Video evidence helped hero Foster thwart Spurs
Carling Cup hero Ben Foster watched videos of Tottenham players taking penalties immediately before the shootout which ended with Manchester United maintaining their quintuple quest at Wembley.
As Sir Alex Ferguson decided which players were going to take spot-kicks, Foster was looking at an iPod with goalkeeping coach Eric Steele.
And the novel approach worked a treat as Foster saved Jamie O'Hara's penalty before David Bentley fired wide, allowing Anderson to step up and win the cup after the two sides had failed to find the target in 120 minutes.
''We have done a lot of research into the way each player is going to put their penalty,'' Foster, 25, explained.
''We went into the shootout as well prepared as possible.
''We have had things to look at over the last couple of days and before the shootout you can see me looking at an iPod with Eric Steele.
''It had actual video on it and showed where players put things.''
Steele introduced the research aid to training after being appointed as goalkeeping coach following the decision of Tony Coton to step down due to injury.
''It is a new innovation for us,'' Foster added. ''Eric brought it when he came to the club. I have never seen anything like it. It is a fantastic tool for us.''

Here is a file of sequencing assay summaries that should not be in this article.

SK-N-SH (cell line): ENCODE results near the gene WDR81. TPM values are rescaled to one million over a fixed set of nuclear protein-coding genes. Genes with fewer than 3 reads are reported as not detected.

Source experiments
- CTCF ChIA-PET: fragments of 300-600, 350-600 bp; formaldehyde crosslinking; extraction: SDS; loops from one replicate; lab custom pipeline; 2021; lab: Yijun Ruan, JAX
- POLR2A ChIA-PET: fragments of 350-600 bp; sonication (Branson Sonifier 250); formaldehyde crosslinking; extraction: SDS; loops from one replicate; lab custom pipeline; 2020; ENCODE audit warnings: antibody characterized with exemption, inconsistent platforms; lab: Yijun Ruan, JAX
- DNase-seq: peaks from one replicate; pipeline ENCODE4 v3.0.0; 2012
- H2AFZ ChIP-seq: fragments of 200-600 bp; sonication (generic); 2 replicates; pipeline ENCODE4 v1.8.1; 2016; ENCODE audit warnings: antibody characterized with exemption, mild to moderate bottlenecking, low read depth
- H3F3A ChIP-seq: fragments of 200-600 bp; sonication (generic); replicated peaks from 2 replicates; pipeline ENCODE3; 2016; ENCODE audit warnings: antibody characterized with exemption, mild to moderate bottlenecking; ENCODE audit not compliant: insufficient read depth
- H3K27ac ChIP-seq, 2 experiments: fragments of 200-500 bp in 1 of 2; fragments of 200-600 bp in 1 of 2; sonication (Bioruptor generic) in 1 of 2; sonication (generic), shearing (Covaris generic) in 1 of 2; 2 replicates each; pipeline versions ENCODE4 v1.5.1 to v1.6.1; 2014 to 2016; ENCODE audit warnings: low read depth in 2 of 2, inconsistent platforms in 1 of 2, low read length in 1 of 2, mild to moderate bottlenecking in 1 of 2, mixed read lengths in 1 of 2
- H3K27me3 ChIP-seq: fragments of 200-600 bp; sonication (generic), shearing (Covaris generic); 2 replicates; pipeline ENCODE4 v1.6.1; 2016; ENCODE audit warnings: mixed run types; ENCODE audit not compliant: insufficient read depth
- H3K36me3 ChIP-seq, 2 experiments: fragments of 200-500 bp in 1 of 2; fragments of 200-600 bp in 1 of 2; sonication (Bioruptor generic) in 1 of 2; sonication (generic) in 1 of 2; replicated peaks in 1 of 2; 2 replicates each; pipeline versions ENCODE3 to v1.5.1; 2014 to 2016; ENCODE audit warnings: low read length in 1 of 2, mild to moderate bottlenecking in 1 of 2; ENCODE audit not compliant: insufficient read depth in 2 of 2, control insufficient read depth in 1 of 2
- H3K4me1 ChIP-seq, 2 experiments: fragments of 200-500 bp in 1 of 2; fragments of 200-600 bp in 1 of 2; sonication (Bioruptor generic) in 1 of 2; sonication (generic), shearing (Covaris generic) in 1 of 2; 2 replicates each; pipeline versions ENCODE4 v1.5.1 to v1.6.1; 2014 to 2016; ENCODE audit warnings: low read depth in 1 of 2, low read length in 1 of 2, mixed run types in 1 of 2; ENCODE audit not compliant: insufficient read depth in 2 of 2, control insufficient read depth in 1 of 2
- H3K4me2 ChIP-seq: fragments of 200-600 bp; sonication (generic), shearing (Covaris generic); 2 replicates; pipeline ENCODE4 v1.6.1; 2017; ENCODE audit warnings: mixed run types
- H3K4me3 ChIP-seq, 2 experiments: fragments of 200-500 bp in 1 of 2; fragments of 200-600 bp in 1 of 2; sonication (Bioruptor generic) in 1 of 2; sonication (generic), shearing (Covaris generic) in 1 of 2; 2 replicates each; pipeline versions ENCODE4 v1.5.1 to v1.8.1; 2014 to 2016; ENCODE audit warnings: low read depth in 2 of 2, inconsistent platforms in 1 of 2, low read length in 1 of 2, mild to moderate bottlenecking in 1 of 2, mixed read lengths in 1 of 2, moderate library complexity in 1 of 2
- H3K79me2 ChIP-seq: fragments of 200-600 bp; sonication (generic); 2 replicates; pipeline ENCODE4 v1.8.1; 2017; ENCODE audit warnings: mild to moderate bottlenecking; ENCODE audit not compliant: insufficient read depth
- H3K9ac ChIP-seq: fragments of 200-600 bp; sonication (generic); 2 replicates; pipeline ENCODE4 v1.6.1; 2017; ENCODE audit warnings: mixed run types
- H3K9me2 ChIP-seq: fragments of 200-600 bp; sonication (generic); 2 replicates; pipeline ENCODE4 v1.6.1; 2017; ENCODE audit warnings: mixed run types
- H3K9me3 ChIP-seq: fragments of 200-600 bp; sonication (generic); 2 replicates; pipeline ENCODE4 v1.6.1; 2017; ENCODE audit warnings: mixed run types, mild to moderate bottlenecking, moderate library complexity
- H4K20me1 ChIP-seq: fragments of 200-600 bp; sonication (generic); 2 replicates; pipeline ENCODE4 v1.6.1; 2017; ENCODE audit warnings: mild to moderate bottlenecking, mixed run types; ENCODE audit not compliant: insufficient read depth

It was a famous day for Foster, who was making only his seventh United start despite joining the Red Devils almost four years ago.
Two successful spells on loan at Watford followed, then a cruciate knee ligament injury that put him out for a further 12 months.
Now he has a precious medal to start his collection, as well as the biggest hint possible that he is first choice to become Edwin van der Sar's eventual successor.
''I am delighted to win it,'' said Foster. ''It is a cruel way to win but that is the way things go.
''When it comes to penalties, goalkeepers cannot lose. We are not expected to save them. If we do, it is a bonus.''
Knowing Van der Sar won the biggest shootout of all at the Champions League final in Moscow last year, Foster took some advice from the veteran Dutchman before his own moment in the spotlight.
''Edwin has not got a bad record with penalties and he just told me to be as intimidating as possible,'' he said.
''I stood up for as long as I could and thankfully it worked.''